Our Pension Proposals

Categories: Bargaining, Bargaining Updates 2014, Pension, Post-71, Sessionals

Two of our proposals pertain to pensions. First, we propose that the university provide pension plan contribution for all sessional lecturers. Currently the university only pays full compensation (salary plus pension plan contributions) to sessional lecturers with at least 50% workloads. Second, we propose to work out a way for members’ full compensation not to be reduced at age 71, which would happen if the university stopped paying the pension plan contributions at that age.

To understand why we feel so strongly about these proposals it is first necessary to understand how our pension plan works.

At UBC faculty do not have a standard pension. What we call a pension, and what is certainly a pension substitute, is actually a defined contribution savings plan, which is really more akin to a locked-in group RRSP plan. Each year the employer puts a certain percentage of our compensation into the savings plan, and we save a certain percentage of our salary in the same plan. The contributions to the plan are tax deferred, as is any income earned in the plan, just like any other registered savings plan. Unlike a traditional pension, which is both a deferred compensation and an insurance instrument, our plan is a forced savings and investment instrument.

In terms of the University’s financial obligations it makes no difference whether they put some portion of our compensation into our group savings plan, or pay the equivalent amount to us directly, allowing us to put it into our personal RRSPs. And it makes no difference to the university at all how much we contribute to our group savings plan (currently about 5%). Whether we save 5%, 10%, or nothing at all in the plan in addition to the amount the university puts in directly is completely irrelevant to the university, at least in terms of cost.

This is not to take a position on the question of whether members would be better or worse off if all their compensation was paid directly them, rather than having some of their compensation placed directly into a locked-in savings plan. Nor is it to take a position on the question of whether a traditional pension, like the one at U of T, is better than our plan. There is certainly room for debate on those issues but since we have not proposed any changes in our plan, that debate is moot.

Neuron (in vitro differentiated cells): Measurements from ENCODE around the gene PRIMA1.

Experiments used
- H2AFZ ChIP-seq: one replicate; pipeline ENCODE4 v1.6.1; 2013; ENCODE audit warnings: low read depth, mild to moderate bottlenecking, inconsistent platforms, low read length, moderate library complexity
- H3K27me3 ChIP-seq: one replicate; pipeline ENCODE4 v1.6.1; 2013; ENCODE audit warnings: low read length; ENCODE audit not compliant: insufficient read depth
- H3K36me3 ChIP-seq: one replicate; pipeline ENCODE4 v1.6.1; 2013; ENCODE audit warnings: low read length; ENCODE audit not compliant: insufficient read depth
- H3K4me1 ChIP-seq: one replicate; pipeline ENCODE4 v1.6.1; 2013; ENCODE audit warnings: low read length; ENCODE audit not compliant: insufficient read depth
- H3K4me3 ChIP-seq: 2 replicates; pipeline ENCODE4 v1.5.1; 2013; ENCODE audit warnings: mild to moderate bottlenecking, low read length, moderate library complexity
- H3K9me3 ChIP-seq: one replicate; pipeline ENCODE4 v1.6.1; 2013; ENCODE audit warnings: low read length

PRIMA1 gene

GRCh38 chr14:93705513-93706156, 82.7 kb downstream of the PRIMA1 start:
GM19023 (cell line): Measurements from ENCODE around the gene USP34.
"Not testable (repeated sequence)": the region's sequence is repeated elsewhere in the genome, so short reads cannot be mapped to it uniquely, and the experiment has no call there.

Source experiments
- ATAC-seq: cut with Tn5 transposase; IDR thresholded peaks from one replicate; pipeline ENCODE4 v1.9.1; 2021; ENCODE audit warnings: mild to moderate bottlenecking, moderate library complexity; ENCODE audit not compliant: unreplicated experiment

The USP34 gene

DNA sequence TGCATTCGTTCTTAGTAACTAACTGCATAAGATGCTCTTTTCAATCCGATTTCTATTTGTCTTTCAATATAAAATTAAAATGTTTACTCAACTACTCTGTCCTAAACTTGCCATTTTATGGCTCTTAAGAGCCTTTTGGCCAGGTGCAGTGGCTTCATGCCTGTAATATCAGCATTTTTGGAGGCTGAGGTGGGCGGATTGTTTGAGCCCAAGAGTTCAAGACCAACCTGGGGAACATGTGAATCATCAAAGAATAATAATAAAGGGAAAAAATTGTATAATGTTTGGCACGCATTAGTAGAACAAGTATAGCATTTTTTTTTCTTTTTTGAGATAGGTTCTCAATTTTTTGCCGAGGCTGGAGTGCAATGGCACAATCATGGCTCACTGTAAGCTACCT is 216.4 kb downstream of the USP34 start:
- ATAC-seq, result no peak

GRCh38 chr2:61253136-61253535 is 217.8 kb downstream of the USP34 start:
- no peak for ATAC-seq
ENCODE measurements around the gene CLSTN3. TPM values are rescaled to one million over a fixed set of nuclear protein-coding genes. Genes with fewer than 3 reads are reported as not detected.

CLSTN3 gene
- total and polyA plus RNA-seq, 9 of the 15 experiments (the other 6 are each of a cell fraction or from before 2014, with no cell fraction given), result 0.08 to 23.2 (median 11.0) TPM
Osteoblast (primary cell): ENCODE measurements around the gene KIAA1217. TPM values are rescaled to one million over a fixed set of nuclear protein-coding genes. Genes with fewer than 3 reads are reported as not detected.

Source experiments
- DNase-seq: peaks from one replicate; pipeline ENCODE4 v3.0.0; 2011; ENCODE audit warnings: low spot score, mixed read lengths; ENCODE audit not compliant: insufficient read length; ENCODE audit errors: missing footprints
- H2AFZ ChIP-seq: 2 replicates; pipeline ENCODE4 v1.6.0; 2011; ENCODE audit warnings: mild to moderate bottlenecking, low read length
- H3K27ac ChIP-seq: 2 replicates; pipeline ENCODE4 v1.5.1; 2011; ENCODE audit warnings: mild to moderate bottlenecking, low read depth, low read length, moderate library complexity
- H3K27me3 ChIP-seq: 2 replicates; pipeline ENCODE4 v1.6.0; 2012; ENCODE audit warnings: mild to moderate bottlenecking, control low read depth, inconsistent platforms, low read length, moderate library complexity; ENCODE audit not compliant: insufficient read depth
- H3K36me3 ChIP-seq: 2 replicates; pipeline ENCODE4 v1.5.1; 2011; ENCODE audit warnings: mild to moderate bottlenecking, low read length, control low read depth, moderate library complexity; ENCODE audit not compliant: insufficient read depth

The point we want to make is simply this: the university’s contribution to the plan is simply part of our total compensation, and our so-called pension is simply savings. Once that is understood, it is easy to see why this issue is so important to us. Consider Sessional Lecturer A in the Faculty of Arts, who teaches one 3-credit course in each Winter session term and has been placed at step 1 of the minimum scale. Dr. A earns a salary of $6,264 for each of the two courses, or a total of $12,528. Sessional Lecturer B, similarly placed at step 1 of the minimum scale, who teaches two 3-credit courses in one term and no courses in the other term will also receive $12,528 in salary, but unlike Sessional Lecturer A, will receive $1,090 placed into his or her defined contribution savings plan. This is not just inequitable, but arbitrary. (Sessional Instructor C, who teaches the same two courses in the Faculty of Education would be paid only $3,756 per course but that gross inequity is the subject of a different proposal.)

Now consider the case of a full-time member who earns $100,000 a year in base salary. His or her total compensation is $100,000 plus the university’s contribution to the group savings plan, $9,118. Once this member turns 71 the university is no longer allowed, by law, to contribute to either a defined benefit pension plan, or a registered savings plan. If we don’t find a way to ensure that the member continues to receive that $9,118 in compensation he or she will have suffered a cut in total compensation, which is not only inequitable, but a blatant example of discrimination on the basis of age. The law does not require that individuals receive less compensation at the age of 71, only that the compensation can no longer be provided through a pension plan or a registered savings plan contribution. The Association has proposed that full compensation be maintained through the simple mechanism of salary in lieu of contribution to the plan. The fact that this hypothetical member will simultaneously be earning salary in lieu of group plan contributions at the same time he or she is drawing on his or her plan savings is completely irrelevant in the same way that drawing on one’s private RRSP savings should not be taken as a reason for the University to cut one’s compensation.